From Port Alberni To The Canucks
Professional sports in the Northwest has a long illustrious history, and part of that history includes the story telling that the announcing crew brings to life.
For fans that are unable to attend the game in person, these gentlemen (and ladies) make you feel as if you were sitting front row.
“He’ll play, you know he’ll play, he’ll play on crutches!”
A line that may in fact be more famous than anything else in Vancouver Canucks playoff history, Jim Robson‘s legendary description of Canuck captain Trevor Linden‘s desire to lead his team to the franchise’s first ever Stanley Cup heading into Game Seven of the 1994 championship game, still results in shivers and goosebumps almost twenty years later.
Born in Saskatchewan, but raised in B.C., Jim Robson’s voice not only brought the Canucks to life over the airwaves, but also the B.C. Lions and the Vancouver Mounties for fans of the CFL and Pacific Coast League Baseball.
Robson started his career at the age of 17 covering senior men’s basketball for CJAV radio station in Port Alberni.
After dabbling in Canucks broadcasts during their WHL stint, Robson followed the team up to the NHL ranks and years later a place in Northwest sports history.
While he often worked with a sidekick, either former B.C. Lion Tom Larschied or retired Canuck Garry Monahan, Robson was in a league of his own when it came to calling the action on the ice.
For his first seven years, Robson was a one man show, double dipping on the play by play and as a color commentator.
Spanning three generations of hockey in Vancouver, Robson and Canucks fans grew together with the team as they relocated from the Vancouver Forum to the “Rink on Renfrew” (Pacific Coliseum) to GM Place.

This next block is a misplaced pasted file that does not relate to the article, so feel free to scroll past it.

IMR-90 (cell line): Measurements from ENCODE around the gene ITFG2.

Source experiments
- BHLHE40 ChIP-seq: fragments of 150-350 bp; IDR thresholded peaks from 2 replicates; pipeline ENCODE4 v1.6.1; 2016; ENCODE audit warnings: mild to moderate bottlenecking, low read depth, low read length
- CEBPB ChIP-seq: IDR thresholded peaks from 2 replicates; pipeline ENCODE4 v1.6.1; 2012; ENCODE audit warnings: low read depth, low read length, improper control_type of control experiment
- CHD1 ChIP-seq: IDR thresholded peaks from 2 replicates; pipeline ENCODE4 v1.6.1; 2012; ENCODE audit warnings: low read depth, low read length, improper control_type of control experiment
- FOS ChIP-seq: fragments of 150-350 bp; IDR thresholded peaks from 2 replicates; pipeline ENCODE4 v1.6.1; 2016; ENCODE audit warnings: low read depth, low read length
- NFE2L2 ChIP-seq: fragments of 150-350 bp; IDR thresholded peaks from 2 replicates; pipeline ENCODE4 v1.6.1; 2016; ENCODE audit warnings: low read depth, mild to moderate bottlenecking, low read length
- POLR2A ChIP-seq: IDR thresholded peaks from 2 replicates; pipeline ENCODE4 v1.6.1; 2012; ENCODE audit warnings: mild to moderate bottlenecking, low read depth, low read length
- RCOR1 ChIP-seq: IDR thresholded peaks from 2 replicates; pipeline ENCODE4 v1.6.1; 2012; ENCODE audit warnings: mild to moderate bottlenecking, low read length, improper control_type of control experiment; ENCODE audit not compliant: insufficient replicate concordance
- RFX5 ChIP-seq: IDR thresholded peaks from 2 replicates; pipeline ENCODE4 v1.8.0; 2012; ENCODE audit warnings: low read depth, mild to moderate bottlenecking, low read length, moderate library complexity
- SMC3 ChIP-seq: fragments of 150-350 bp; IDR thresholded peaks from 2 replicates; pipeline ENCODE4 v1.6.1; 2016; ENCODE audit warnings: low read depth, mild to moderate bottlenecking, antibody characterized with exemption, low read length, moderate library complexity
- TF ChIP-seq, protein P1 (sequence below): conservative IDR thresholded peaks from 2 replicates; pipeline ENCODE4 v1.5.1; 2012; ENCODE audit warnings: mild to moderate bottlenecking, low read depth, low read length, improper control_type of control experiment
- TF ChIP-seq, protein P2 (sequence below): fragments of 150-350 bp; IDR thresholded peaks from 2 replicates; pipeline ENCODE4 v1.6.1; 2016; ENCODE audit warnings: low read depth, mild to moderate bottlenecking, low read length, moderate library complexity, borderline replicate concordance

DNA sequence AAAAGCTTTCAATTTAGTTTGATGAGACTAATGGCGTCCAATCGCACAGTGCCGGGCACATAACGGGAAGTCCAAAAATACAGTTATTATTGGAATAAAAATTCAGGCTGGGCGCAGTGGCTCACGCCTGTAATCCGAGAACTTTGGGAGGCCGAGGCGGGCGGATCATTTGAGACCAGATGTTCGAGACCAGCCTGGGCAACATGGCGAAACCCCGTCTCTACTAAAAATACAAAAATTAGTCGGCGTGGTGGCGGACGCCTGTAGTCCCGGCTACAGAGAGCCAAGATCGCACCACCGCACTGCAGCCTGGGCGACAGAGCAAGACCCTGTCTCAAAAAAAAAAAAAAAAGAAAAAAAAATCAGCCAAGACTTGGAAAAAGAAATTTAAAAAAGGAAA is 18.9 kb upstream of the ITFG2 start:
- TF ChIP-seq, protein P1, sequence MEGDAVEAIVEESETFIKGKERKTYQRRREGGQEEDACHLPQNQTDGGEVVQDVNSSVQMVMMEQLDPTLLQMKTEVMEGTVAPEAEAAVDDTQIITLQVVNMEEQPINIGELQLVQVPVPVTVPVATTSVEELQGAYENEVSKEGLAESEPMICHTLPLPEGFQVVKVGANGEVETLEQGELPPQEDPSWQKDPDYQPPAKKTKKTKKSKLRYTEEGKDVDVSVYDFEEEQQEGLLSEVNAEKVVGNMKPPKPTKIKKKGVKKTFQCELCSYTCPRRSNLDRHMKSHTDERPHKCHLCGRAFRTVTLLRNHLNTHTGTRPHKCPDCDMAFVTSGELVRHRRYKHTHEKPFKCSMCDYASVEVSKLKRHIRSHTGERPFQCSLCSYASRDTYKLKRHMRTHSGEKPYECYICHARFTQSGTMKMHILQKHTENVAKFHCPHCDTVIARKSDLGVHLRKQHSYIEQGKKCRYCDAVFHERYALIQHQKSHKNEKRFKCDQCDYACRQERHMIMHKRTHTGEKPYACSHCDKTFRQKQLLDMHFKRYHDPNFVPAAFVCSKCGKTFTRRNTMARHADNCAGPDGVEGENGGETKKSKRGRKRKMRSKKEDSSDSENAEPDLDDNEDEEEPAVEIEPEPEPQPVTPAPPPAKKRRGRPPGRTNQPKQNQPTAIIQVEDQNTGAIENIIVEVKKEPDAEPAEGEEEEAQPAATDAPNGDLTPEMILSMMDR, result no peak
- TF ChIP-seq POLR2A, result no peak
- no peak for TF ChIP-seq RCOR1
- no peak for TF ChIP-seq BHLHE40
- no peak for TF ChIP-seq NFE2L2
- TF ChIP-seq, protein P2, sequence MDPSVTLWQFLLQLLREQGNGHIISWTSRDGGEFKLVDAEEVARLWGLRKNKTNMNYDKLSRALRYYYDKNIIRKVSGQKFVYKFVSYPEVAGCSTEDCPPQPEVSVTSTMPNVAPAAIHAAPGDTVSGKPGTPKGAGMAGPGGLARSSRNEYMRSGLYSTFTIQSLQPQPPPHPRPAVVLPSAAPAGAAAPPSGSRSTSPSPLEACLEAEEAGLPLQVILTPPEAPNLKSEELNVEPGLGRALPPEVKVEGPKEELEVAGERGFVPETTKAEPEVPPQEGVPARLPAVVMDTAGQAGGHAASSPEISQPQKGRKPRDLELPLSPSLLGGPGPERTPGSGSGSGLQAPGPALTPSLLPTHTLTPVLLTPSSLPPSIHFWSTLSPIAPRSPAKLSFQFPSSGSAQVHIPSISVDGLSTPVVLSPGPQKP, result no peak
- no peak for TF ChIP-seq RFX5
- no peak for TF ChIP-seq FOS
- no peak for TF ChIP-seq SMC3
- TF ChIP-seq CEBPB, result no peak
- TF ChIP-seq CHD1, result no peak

Between his simulcasts for CKNW (and earlier CKWX) and the various channels that broadcast the games on TV, Robson was always there to send his trademark shout out and make those who weren’t at the rink feel like they were part of the live action.
“A special hello to hospital patients and shut-ins, the pensioners, the blind, all the people who don’t get out to games but enjoy the hockey broadcasts…”
Through two Stanley Cup finals with Vancouver (1982, 1994), Robson’s broadcast career spanned over 2000 NHL games, which included national appearances on Hockey Night In Canada, NHL All-Star Games, various Western Conference Playoff games (not including the Canucks) and four Stanley Cup Finals.
Before Jim Robson hung up his mic for good in 1994, the Hockey Hall of Fame made room for him in their media gallery two years earlier.
While Robson’s presence graces numerous other Hall of Fame lists, one of his most honorable acknowledgments from the Vancouver Canucks is the Jim Robson Broadcast Gondola, which houses current Canucks broadcaster John Shorthouse.
Although “Shorty” is one of the best modern day announcers, there will only be one “Voice of the Canucks”.
He also made our list of Top 5 Northwest sports announcers here.